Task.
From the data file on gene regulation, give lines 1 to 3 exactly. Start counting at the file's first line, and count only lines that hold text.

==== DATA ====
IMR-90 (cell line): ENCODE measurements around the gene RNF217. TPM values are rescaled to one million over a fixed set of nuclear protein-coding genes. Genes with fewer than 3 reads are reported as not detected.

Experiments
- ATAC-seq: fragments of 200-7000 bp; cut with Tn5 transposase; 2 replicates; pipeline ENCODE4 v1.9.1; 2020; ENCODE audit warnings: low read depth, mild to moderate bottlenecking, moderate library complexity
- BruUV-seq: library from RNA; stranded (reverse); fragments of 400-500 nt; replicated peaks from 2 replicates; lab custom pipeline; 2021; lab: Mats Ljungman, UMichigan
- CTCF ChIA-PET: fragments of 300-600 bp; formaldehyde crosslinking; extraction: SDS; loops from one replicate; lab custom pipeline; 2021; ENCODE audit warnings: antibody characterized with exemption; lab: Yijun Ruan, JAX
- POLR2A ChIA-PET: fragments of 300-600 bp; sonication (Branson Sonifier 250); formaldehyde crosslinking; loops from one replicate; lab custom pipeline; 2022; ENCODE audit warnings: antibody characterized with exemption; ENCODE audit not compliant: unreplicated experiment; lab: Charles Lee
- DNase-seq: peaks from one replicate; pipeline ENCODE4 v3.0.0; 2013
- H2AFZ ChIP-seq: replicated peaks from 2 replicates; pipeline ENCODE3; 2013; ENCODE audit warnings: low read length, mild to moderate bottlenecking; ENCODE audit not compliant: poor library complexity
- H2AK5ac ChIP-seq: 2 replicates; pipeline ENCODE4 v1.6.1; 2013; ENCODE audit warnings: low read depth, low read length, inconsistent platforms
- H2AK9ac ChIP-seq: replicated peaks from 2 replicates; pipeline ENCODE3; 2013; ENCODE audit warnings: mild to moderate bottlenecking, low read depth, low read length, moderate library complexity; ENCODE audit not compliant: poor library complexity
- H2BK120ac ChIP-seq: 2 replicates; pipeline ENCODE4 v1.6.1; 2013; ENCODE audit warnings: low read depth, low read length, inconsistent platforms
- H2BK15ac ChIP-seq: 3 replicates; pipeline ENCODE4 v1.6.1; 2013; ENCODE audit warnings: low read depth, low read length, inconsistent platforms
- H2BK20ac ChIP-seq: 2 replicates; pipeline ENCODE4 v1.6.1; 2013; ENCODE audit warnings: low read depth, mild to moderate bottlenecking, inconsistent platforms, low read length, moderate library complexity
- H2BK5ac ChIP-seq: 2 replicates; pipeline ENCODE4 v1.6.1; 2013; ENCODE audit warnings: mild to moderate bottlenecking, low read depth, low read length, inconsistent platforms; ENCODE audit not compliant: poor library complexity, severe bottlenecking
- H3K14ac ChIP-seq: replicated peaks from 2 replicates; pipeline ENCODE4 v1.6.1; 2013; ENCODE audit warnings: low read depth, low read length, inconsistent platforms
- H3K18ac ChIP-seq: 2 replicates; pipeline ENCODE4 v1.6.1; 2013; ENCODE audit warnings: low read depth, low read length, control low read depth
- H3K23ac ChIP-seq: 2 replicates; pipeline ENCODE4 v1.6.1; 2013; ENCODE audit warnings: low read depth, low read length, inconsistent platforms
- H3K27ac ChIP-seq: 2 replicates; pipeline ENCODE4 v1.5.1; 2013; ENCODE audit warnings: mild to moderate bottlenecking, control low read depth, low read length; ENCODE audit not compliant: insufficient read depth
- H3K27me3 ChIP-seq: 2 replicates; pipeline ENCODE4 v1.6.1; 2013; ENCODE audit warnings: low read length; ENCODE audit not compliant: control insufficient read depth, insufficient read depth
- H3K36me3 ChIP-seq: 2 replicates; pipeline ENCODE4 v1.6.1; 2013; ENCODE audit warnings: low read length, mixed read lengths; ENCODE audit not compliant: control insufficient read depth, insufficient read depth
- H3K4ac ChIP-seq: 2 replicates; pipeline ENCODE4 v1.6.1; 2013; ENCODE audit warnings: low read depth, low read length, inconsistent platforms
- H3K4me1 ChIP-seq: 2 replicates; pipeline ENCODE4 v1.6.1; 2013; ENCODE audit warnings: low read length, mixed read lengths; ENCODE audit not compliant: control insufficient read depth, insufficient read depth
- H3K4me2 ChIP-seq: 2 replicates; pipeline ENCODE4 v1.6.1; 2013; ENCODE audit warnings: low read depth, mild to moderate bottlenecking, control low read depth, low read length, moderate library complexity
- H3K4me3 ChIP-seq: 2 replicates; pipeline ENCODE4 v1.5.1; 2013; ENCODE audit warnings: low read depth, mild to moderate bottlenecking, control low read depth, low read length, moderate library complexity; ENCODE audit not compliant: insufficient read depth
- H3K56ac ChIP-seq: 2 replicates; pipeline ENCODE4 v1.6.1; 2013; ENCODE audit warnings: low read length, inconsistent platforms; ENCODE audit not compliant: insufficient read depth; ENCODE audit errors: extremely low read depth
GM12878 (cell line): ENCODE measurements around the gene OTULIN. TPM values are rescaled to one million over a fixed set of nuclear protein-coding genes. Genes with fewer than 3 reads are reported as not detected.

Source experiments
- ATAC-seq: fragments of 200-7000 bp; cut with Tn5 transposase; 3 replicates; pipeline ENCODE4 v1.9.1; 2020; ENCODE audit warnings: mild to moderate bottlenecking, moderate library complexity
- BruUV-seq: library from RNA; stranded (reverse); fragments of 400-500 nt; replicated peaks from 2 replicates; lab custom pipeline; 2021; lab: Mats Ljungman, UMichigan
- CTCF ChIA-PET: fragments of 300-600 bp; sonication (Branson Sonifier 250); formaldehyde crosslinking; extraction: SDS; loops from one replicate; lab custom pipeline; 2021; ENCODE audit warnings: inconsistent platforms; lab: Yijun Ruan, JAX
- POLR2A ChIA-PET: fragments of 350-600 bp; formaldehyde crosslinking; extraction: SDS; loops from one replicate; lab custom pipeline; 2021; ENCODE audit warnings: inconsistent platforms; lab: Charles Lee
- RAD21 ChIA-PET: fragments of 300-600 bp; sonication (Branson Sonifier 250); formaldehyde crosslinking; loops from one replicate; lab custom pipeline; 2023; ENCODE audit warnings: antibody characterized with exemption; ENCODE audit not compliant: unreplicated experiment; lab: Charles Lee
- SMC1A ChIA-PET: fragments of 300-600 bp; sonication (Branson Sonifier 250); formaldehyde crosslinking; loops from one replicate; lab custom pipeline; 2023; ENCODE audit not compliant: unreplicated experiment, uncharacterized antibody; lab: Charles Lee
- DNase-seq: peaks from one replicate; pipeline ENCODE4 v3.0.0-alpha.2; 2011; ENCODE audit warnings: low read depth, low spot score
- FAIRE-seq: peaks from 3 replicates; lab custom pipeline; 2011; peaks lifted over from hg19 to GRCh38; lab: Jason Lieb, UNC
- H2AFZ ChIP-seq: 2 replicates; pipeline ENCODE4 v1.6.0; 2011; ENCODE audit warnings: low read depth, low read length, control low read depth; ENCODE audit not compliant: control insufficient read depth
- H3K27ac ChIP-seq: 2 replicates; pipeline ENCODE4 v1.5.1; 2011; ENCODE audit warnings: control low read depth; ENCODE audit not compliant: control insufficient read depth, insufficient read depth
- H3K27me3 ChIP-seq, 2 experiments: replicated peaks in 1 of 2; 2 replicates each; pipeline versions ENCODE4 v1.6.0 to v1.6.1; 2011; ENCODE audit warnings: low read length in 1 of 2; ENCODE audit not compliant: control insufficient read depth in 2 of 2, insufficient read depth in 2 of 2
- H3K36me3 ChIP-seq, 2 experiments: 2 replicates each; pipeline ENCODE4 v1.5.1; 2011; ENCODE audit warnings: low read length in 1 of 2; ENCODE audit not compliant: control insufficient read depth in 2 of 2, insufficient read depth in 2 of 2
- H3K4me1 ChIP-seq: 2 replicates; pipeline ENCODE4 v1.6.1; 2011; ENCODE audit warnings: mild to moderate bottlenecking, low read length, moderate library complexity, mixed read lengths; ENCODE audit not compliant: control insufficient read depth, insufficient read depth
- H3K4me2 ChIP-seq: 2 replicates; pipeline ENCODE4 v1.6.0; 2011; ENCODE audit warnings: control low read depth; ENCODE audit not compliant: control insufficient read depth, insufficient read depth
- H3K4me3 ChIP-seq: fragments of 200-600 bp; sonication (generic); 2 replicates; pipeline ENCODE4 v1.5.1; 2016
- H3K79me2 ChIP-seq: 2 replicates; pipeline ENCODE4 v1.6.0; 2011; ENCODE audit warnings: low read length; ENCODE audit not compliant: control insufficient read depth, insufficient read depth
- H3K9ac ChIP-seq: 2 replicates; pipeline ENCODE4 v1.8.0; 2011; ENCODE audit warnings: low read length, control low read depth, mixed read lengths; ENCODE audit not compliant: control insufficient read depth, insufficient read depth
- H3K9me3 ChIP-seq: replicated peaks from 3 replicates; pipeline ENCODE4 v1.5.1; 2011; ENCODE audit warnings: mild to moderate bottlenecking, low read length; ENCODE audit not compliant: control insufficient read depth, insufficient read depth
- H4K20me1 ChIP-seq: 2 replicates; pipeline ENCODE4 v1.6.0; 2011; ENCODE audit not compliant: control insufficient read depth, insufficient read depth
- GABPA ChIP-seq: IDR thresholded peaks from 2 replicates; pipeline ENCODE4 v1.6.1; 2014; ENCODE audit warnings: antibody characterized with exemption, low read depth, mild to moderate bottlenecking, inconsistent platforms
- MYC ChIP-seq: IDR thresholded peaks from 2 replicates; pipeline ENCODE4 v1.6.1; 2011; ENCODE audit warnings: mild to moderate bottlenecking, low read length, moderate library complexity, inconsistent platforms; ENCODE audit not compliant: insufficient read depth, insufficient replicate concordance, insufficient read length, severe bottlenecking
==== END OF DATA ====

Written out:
IMR-90 (cell line): ENCODE measurements around the gene RNF217. TPM values are rescaled to one million over a fixed set of nuclear protein-coding genes. Genes with fewer than 3 reads are reported as not detected.

Experiments
- ATAC-seq: fragments of 200-7000 bp; cut with Tn5 transposase; 2 replicates; pipeline ENCODE4 v1.9.1; 2020; ENCODE audit warnings: low read depth, mild to moderate bottlenecking, moderate library complexity